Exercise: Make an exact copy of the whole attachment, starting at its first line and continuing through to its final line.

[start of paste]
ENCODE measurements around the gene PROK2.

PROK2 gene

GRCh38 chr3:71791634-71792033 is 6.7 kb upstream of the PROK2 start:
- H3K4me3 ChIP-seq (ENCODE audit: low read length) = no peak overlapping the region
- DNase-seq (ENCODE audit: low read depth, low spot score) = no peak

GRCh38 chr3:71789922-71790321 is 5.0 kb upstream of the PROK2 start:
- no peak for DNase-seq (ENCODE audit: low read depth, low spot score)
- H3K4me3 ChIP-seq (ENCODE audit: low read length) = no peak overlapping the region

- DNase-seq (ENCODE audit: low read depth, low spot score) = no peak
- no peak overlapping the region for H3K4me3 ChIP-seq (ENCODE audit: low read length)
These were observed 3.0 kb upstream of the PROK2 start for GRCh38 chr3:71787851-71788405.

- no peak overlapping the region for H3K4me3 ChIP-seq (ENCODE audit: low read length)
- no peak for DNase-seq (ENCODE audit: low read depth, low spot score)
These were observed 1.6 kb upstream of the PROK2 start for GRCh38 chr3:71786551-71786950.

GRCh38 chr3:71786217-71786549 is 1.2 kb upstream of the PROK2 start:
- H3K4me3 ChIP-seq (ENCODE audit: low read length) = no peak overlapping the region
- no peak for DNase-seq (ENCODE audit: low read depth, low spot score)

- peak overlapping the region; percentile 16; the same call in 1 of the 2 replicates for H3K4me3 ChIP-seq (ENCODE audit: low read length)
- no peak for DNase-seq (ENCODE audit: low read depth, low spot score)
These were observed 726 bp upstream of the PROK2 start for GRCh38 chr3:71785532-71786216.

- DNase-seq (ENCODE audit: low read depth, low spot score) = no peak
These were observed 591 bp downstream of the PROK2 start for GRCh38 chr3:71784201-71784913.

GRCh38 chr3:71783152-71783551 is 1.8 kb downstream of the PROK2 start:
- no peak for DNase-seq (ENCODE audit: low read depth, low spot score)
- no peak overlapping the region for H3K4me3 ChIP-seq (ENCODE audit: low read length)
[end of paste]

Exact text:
ENCODE measurements around the gene PROK2.

PROK2 gene

GRCh38 chr3:71791634-71792033 is 6.7 kb upstream of the PROK2 start:
- H3K4me3 ChIP-seq (ENCODE audit: low read length) = no peak overlapping the region
- DNase-seq (ENCODE audit: low read depth, low spot score) = no peak

GRCh38 chr3:71789922-71790321 is 5.0 kb upstream of the PROK2 start:
- no peak for DNase-seq (ENCODE audit: low read depth, low spot score)
- H3K4me3 ChIP-seq (ENCODE audit: low read length) = no peak overlapping the region

- DNase-seq (ENCODE audit: low read depth, low spot score) = no peak
- no peak overlapping the region for H3K4me3 ChIP-seq (ENCODE audit: low read length)
These were observed 3.0 kb upstream of the PROK2 start for GRCh38 chr3:71787851-71788405.

- no peak overlapping the region for H3K4me3 ChIP-seq (ENCODE audit: low read length)
- no peak for DNase-seq (ENCODE audit: low read depth, low spot score)
These were observed 1.6 kb upstream of the PROK2 start for GRCh38 chr3:71786551-71786950.

GRCh38 chr3:71786217-71786549 is 1.2 kb upstream of the PROK2 start:
- H3K4me3 ChIP-seq (ENCODE audit: low read length) = no peak overlapping the region
- no peak for DNase-seq (ENCODE audit: low read depth, low spot score)

- peak overlapping the region; percentile 16; the same call in 1 of the 2 replicates for H3K4me3 ChIP-seq (ENCODE audit: low read length)
- no peak for DNase-seq (ENCODE audit: low read depth, low spot score)
These were observed 726 bp upstream of the PROK2 start for GRCh38 chr3:71785532-71786216.

- DNase-seq (ENCODE audit: low read depth, low spot score) = no peak
These were observed 591 bp downstream of the PROK2 start for GRCh38 chr3:71784201-71784913.

GRCh38 chr3:71783152-71783551 is 1.8 kb downstream of the PROK2 start:
- no peak for DNase-seq (ENCODE audit: low read depth, low spot score)
- no peak overlapping the region for H3K4me3 ChIP-seq (ENCODE audit: low read length)